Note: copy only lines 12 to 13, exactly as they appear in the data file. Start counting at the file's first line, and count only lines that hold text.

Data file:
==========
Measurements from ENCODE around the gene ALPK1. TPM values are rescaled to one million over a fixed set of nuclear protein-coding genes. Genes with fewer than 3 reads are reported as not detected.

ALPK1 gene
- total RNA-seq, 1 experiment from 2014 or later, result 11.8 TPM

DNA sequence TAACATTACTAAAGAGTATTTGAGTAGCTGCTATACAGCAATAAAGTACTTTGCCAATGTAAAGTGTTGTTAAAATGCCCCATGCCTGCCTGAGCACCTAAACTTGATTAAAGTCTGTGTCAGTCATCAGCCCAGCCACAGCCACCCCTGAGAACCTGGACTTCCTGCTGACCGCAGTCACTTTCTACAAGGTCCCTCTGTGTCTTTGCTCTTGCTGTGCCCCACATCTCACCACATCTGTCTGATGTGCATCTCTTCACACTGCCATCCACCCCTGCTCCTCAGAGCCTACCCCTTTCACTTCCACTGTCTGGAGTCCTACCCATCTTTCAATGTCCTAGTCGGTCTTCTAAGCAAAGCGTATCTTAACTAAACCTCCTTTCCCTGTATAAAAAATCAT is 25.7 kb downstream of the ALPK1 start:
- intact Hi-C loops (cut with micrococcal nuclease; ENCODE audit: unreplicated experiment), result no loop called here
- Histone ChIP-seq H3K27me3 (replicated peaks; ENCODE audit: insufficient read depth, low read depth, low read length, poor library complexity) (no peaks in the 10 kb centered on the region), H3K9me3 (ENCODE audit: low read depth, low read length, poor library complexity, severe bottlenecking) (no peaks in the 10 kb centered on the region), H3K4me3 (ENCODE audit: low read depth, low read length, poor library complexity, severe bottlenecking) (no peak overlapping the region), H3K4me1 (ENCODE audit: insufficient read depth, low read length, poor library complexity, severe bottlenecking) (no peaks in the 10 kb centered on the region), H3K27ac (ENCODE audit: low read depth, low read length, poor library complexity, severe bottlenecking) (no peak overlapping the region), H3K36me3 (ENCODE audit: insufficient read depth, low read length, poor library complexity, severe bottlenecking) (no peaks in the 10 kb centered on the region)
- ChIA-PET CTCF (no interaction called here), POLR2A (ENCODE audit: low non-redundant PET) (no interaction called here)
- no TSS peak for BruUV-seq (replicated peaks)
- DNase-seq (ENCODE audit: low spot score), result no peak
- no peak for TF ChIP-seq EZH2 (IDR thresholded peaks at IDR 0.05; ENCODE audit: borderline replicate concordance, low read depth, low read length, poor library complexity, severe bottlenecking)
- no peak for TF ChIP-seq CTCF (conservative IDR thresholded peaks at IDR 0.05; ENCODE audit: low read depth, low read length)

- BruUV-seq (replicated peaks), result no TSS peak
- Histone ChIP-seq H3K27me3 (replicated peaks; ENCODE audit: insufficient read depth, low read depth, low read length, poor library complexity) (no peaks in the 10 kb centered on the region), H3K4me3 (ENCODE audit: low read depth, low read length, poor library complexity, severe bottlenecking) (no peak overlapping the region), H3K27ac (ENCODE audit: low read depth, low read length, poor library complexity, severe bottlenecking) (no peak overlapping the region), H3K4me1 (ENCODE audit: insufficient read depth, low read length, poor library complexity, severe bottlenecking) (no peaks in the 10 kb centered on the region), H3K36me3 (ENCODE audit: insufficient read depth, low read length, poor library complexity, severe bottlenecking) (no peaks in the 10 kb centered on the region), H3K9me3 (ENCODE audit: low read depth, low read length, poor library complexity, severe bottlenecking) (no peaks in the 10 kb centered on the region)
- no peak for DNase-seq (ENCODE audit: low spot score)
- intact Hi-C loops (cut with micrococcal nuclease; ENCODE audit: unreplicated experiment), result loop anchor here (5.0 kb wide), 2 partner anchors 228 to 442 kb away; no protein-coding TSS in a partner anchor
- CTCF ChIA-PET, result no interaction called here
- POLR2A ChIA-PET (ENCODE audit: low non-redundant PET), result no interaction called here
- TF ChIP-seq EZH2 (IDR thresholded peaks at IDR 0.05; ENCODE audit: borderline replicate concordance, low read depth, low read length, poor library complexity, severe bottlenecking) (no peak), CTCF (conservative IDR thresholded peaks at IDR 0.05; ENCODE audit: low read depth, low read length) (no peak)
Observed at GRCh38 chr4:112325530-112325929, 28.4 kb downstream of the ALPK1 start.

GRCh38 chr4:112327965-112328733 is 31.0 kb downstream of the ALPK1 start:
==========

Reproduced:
- BruUV-seq (replicated peaks), result no TSS peak
- Histone ChIP-seq H3K27me3 (replicated peaks; ENCODE audit: insufficient read depth, low read depth, low read length, poor library complexity) (no peaks in the 10 kb centered on the region), H3K4me3 (ENCODE audit: low read depth, low read length, poor library complexity, severe bottlenecking) (no peak overlapping the region), H3K27ac (ENCODE audit: low read depth, low read length, poor library complexity, severe bottlenecking) (no peak overlapping the region), H3K4me1 (ENCODE audit: insufficient read depth, low read length, poor library complexity, severe bottlenecking) (no peaks in the 10 kb centered on the region), H3K36me3 (ENCODE audit: insufficient read depth, low read length, poor library complexity, severe bottlenecking) (no peaks in the 10 kb centered on the region), H3K9me3 (ENCODE audit: low read depth, low read length, poor library complexity, severe bottlenecking) (no peaks in the 10 kb centered on the region)